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Flames 4 (EN), Islanders 2: Situation Normal

Islanders return to the status quo: Find themselves trailing by two goals, come back and tie the score, and inevitably lose the game to a team they should've beaten.

"You're not calling that a penal...ahh, of course your're not"
"You're not calling that a penal...ahh, of course your're not"
Bruce Bennett

Scintillating hockey it was not.

But with five minutes and change left in the hockey game, the Islanders found themselves in a position to gain a point or two.  Instead, a questionable call, questionable personnel, and an inability to score with the man advantage doomed the Islanders to another humiliating loss.

Game Sum | Event Sum | Adv. Stats (Extra Skater) | Shift Charts | PBP | TOI | Faceoffs | Recaps: NHL | Isles |

Period 1: ZzzZzzzZzZzzz...

The game started out dreadfully.  Not that the Islanders played poorly.  It was just two of the bottom feeders in the NHL playing like two of the bottom feeders in the NHL.

The Islanders outshot the Flames 11-5 in the first period, and had two prime scoring chances on 2-on-1 opportunities.

Thomas Vanek couldn't finish Kyle Okposo's feed on the first one, even though it was a trickle away from crossing the goal line.  On the second, Cal Clutterbuck had to elevate his pass to Michael Grabner and it never landed, leading to the Islanders not even getting a shot attempt.

Period 2: Here we go again...

The second period was much of the same in the shot department.  The Islanders topped Calgary 11-6 in the period.  The problem was the Flames were able to connect on two of their chances, taking a 2-0 lead.

Frans Nielsen couldn't clear the defensive zone, and the puck eventually found the back of Joe Colborne.  The puck then dropped right on Sean Monahan's stick, and he roofed it to break the scoreless tie.

The Flames added a second goal on their first power play of the game.  Dennis Wideman wristed the puck top shelf and beat Evgeni Nabokov for a 2-0 lead with only two minutes left in the period.

It looked as though the score would stay that way into the intermission.  But with only 10 seconds left in the period, Josh Bailey and Colin McDonald completed a nifty give and go.  Unfortunately Bailey lost control of the puck, but Thomas Hickey was jumping up on the other side of the ice.  He collected the puck and hit the open side of the net, cutting the Flames lead in half.

Period 3: Hope, Disgust, and Eric Boulton

The third period definitely started out the Islanders way.  Building off the momentum of the late second period goal, the Isles would strike first in the period.

Calvin de Haan put a nice, low wristshot on net, that would beat Reto Berra and tie the score up at two.  The play was aided by a nice screen by Vanek as he floated across the top of the crease as de Haan's shot was bearing down on net.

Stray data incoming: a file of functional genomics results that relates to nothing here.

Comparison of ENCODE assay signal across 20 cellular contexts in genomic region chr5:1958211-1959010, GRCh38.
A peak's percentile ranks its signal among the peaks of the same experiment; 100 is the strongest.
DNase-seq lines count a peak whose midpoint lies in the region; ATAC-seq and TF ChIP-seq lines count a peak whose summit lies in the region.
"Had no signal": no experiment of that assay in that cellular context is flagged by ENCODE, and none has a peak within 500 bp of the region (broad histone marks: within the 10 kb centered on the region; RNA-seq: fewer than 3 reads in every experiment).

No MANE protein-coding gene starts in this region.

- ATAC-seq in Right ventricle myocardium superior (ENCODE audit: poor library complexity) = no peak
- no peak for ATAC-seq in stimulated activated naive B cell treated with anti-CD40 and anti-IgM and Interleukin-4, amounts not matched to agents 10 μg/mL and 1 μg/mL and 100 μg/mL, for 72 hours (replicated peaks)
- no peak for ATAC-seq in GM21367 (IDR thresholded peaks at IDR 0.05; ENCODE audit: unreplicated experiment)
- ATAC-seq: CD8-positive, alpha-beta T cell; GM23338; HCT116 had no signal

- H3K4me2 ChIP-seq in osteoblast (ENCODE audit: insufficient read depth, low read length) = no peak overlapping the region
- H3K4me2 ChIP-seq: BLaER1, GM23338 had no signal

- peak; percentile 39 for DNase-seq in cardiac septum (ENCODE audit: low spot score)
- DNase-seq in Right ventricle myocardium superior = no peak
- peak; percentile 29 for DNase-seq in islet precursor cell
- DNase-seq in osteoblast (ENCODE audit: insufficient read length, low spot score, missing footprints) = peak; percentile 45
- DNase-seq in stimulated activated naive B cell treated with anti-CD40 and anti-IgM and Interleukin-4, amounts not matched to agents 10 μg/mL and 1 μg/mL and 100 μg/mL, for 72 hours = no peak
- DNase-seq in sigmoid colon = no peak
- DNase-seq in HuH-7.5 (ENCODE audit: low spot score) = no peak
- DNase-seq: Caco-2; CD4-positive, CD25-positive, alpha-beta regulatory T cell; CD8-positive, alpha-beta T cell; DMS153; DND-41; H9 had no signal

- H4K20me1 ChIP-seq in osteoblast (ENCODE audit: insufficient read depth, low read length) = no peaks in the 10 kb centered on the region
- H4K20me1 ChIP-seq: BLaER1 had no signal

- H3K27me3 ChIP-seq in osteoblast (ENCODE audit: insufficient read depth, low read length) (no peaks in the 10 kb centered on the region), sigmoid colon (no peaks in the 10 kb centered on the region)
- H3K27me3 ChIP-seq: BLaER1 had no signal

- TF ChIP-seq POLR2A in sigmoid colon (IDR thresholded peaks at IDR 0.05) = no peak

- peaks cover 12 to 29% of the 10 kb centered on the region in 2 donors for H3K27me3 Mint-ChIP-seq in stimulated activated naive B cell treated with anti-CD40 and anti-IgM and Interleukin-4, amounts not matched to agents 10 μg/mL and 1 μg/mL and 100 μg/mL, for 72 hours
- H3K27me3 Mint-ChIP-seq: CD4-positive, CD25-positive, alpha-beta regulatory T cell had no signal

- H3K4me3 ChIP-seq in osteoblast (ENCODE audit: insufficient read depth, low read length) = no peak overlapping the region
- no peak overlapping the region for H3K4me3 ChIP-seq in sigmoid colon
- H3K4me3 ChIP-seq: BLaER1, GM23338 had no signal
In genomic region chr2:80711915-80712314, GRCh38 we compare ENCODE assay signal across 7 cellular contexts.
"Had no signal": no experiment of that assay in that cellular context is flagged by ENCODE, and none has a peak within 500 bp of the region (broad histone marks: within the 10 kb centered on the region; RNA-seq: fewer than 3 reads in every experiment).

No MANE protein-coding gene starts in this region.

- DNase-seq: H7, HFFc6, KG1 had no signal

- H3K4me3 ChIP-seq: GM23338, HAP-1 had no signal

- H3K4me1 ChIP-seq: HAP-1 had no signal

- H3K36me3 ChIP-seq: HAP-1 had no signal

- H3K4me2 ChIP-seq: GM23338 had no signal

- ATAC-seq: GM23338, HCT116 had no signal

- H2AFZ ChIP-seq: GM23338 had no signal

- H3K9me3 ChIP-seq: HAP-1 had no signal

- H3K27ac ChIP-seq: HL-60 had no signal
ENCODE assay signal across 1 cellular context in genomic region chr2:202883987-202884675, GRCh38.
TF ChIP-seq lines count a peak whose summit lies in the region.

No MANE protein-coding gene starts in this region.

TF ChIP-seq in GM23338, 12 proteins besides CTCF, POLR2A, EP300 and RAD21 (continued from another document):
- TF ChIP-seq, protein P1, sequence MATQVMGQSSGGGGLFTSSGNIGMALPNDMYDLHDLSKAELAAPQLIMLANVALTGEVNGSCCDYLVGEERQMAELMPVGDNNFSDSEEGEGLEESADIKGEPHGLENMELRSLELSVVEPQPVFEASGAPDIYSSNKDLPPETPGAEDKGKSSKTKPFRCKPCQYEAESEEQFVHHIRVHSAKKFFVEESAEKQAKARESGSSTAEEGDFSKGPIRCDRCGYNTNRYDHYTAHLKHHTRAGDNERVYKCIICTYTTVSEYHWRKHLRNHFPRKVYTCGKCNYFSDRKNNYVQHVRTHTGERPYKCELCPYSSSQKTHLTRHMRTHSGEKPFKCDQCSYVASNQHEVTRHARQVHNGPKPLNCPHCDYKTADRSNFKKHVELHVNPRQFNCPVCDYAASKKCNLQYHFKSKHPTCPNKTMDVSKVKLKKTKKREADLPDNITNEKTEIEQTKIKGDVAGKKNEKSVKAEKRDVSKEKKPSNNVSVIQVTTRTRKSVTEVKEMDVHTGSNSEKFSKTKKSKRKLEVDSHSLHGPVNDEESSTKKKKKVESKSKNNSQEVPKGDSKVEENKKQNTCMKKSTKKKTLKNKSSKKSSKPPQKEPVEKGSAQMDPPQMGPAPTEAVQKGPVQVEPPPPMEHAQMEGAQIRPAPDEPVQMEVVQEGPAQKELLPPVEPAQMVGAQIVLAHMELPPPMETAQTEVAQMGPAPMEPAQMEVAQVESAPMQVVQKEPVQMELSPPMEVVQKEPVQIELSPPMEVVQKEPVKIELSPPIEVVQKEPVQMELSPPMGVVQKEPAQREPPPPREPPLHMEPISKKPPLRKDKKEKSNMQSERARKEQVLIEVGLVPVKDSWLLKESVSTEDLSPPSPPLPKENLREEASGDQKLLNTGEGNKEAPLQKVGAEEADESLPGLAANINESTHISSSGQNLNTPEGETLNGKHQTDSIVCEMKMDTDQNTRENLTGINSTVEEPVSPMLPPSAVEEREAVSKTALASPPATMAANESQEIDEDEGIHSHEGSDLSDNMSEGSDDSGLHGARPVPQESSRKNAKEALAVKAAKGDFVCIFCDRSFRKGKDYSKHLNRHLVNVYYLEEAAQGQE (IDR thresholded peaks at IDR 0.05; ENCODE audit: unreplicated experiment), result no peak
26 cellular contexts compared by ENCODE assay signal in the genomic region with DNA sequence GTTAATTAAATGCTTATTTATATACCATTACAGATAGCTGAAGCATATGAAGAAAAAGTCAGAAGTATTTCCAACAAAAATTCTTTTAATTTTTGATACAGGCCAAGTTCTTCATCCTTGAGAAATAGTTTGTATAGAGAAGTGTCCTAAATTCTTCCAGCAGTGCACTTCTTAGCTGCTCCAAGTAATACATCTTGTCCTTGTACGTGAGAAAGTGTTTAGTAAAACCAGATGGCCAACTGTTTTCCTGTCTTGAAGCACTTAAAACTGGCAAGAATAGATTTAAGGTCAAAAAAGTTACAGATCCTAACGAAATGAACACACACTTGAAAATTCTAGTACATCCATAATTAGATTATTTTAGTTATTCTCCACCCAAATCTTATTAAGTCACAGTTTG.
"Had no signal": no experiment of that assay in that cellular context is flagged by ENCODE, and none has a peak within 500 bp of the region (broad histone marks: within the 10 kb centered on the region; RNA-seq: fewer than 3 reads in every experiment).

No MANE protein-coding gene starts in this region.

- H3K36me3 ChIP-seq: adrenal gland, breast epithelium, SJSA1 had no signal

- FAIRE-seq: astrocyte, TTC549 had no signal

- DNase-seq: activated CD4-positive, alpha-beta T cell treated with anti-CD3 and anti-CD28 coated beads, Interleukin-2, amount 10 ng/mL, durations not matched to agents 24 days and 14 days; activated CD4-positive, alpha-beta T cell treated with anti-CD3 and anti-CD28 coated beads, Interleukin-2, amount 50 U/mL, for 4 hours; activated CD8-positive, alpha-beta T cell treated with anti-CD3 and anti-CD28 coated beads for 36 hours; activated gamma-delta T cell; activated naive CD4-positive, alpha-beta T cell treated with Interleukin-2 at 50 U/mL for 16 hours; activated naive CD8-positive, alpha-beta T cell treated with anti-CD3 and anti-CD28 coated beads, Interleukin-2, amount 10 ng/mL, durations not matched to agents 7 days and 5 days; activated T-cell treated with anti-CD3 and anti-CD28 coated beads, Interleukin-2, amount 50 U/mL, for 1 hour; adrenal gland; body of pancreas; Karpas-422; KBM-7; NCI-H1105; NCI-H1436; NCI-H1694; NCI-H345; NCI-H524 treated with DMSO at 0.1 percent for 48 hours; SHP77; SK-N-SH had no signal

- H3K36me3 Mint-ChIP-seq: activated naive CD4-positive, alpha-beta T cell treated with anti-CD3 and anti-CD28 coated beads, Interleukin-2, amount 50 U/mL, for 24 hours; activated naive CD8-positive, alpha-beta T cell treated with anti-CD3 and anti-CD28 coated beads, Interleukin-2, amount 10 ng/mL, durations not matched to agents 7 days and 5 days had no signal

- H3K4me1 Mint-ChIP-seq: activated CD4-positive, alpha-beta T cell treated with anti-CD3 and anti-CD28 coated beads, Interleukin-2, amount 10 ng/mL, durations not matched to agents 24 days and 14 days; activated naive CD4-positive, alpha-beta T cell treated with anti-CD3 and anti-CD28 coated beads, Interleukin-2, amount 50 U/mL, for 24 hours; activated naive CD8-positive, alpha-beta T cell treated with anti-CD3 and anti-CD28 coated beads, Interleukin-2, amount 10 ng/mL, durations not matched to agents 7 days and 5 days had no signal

The score would remain tied for another 6:25.  Then all things Isles happened.

The fourth line came on for their first shift in nearly 6 minutes.  I'm sure in Coaching 101 they emphasize that it's always good to get your goon a shift with 5 and a half minutes left in a tie game.

Matt Stajan would float a puck from the side of the net that would hit the Nabokov's pads and fall behind him.  The puck trickled into the net as Nabokov was pushed by David Jones, knocking the net off it's moorings.

The actual goal itself was good by definition.  The obvious goaltender interference by Jones was not.  Nor was the decision to finally get your fourth line some ice time.

The interference call was missed, but it was not glossed over because we're the Islanders, so let's try and not go there.

The Isles would find themselves with the man advantage for the final 3 minutes of this game (2 minute power play, 1 minute goalie pullage), but couldn't find the goal to equalize the game.

In the end, it was a typical game in Islanders Country.  Losing at home to a team we should have beat on a goal that people will talk about...well, until the next time it happens.

Game Highlights

Food For Thought:

  • By the power of Greyskull...these Islanders have no power.  The Islanders went 0 for 5 on the power play in tonight's game, and are now 0 for their last 30.  While the first power play looked good, the rest did not.  The Isles would only muster 6 shots on their five power plays.
  • Monahan's goal was the first goal Evgeni Nabokov would allow in his last 99:16.
  • John Tavares lead all Islanders in TOI with 25:13, topping any Islanders defenseman by almost 4 minutes (de Haan 21:24).  It was also only 34 seconds less than game leader Mark Giordano.  Interestingly, Andrew MacDonald had his third lowest TOI (19:59) of the season.  The large amount of power play time probably had something to do with the TOI numbers.
  • Thomas Vanek gave Grath Snow, Islanders fans, and prospective buyers a scare at the end of the second period.  After making a pass on an odd man rush (when he probably should've shot it), Giordano barreled him into the boards.  Vanek struggled to get to the Islanders bench, in obvious pain.  Luckily he returned in the third, playing over 24 minutes for the game.
Not to Mention:

The Islanders traded forwards Pierre-Marc Bouchard and Peter Regin to the Blackhawks for a 4th round draft pick in the 2014 draft.  The Islanders also retained 50% of the salary the two players were making.

So in essence, Garth Snow signed a 4th round draft pick to play forward for the Islanders this past summer.  The losses keep piling up tonight.